News & Views from the Editor-in-Chief - L. Bruce Gladden
For my farewell News & Views, I have chosen three diverse, excellent articles. First, few “high-intensity interval training" (HIT) or “sprint interval training" (SIT) programs have used truly “all-out" exercise with very short exercise times (e.g., 4 s) and recovery periods (e.g., 15 s) with a high number of repetitions (e.g., 30 bouts) in a workout of only 10 min total duration. Using such a regimen, Satiroglu et al. reported that eight weeks of training on an inertial-load ergometer (ILE) increased VO2peak by 13.2% with a 7.6% increase in blood volume while maximal anaerobic power also increased 17.2%. It is noteworthy that the ILE exercise was not perceived as being hard, probably because muscle lactate levels were not high. This short and effective ILE program seems to be a promising modality for eliciting exercise health benefits in numerous populations, especially among those who normally lack time for exercise.
Next, Kaartinen and co-workers provided novel insights into the diversity of leisure-time physical activities by using longitudinal genetically informative twin data. They demonstrated that genetic effects have an important influence on participation in diverse leisure-time physical activities both in adolescence and adulthood. Moreover, genetic factors mostly explain the association of participation in diverse leisure-time physical activities between adolescence and adulthood. Although genetic influences are highlighted, the results also reveal that environmental influences contribute to the diversity of leisure-time physical activities. The environmental influences are shared by both twins (i.e., family and peer effects) in adolescence, while individual-specific environmental influences dominate in adulthood. These findings suggest that adolescent participation in diverse leisure-time physical activities may benefit from interventions carried out in family and school environments or peer networks, whereas individual-based interventions may work better among adults.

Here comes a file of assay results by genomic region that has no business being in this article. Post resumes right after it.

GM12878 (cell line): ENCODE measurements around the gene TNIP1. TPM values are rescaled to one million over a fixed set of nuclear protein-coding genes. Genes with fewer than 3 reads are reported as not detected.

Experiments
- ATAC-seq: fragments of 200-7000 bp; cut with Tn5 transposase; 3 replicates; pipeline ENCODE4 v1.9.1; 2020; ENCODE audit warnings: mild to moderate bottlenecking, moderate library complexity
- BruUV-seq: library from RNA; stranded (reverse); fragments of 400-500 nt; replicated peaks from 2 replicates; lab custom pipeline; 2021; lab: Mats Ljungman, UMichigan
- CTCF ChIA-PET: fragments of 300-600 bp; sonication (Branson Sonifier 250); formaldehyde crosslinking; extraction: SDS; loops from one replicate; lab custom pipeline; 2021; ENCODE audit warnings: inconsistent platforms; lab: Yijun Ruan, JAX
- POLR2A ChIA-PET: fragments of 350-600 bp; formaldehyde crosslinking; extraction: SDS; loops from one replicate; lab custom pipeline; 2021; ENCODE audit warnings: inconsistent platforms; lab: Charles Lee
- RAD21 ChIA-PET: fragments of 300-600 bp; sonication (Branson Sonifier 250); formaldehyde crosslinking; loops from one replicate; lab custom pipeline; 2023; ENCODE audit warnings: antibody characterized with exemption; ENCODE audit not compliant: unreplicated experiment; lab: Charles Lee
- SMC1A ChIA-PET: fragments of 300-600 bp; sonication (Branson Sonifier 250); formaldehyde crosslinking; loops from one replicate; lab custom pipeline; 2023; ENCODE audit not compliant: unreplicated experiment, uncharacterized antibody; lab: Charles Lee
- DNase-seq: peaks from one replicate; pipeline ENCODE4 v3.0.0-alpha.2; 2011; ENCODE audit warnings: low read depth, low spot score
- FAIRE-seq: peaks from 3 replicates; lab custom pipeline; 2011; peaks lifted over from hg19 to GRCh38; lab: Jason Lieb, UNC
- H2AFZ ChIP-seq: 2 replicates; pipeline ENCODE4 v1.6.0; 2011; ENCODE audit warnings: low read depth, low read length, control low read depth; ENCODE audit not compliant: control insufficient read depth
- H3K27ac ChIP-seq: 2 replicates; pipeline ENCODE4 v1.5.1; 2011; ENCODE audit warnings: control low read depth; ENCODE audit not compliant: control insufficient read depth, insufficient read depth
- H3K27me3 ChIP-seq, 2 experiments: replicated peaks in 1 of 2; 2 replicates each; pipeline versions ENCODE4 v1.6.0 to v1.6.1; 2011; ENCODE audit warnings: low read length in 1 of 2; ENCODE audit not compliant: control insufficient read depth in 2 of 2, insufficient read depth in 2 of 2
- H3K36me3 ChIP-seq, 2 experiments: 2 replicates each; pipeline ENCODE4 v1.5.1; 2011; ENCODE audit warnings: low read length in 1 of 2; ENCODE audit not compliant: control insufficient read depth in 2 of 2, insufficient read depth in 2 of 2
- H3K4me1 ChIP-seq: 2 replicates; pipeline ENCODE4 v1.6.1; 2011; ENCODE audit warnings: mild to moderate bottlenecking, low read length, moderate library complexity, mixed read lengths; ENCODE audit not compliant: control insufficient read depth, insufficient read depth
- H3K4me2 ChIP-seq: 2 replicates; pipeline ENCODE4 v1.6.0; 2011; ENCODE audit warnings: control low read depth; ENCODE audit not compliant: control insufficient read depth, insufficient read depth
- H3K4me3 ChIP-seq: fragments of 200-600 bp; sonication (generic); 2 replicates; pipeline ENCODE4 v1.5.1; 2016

On a different topic, Lee and colleagues studied whether smaller blood pressure responses in females during muscle metaboreflex activation with post-exercise circulatory occlusion are influenced by sex differences in absolute exercise intensity, sympathetic activity, or resting sympathetic transduction. Their results demonstrated that absolute exercise intensity was the only significant predictor of blood pressure responses to muscle metaboreflex activation and that controlling for absolute exercise intensity (either by statistical methods or strength-matched cohorts) abolished sex differences. These results provide support against an innate sex difference in blood pressure responses to muscle metaboreflex activation following handgrip exercise and highlight the importance of accounting for absolute intensity when interpreting hemodynamic responses to fixed-duration relative intensity exercise or post-exercise circulatory occlusion.
L. Bruce Gladden
School of Kinesiology